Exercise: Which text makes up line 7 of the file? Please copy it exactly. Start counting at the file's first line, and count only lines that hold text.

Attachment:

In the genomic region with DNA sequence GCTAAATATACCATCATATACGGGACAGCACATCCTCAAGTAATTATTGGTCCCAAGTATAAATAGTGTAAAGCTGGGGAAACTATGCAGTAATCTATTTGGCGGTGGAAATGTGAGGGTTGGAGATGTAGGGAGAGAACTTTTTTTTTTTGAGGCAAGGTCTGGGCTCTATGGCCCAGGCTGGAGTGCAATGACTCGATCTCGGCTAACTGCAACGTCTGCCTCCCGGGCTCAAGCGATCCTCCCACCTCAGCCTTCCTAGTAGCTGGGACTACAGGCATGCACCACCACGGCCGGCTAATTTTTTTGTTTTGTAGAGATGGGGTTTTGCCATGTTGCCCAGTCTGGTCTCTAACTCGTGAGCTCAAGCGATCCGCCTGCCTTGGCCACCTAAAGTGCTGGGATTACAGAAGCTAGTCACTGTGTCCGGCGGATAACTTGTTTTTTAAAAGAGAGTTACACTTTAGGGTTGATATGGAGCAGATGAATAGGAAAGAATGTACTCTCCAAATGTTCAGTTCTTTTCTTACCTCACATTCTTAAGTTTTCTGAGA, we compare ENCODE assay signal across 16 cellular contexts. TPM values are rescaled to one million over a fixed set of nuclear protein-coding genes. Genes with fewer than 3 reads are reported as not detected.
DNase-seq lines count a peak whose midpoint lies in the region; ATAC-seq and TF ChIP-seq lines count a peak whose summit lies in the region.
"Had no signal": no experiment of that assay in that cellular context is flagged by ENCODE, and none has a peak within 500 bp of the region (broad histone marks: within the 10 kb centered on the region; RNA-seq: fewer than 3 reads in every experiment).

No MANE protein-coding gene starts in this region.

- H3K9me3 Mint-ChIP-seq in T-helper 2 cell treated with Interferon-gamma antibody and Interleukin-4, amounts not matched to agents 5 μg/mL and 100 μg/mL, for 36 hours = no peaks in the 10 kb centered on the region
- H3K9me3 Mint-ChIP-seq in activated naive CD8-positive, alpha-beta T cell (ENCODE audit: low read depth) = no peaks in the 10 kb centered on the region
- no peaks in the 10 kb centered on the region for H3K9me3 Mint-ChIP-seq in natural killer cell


- no peaks in the 10 kb centered on the region for H3K9me3 Mint-ChIP-seq in natural killer cell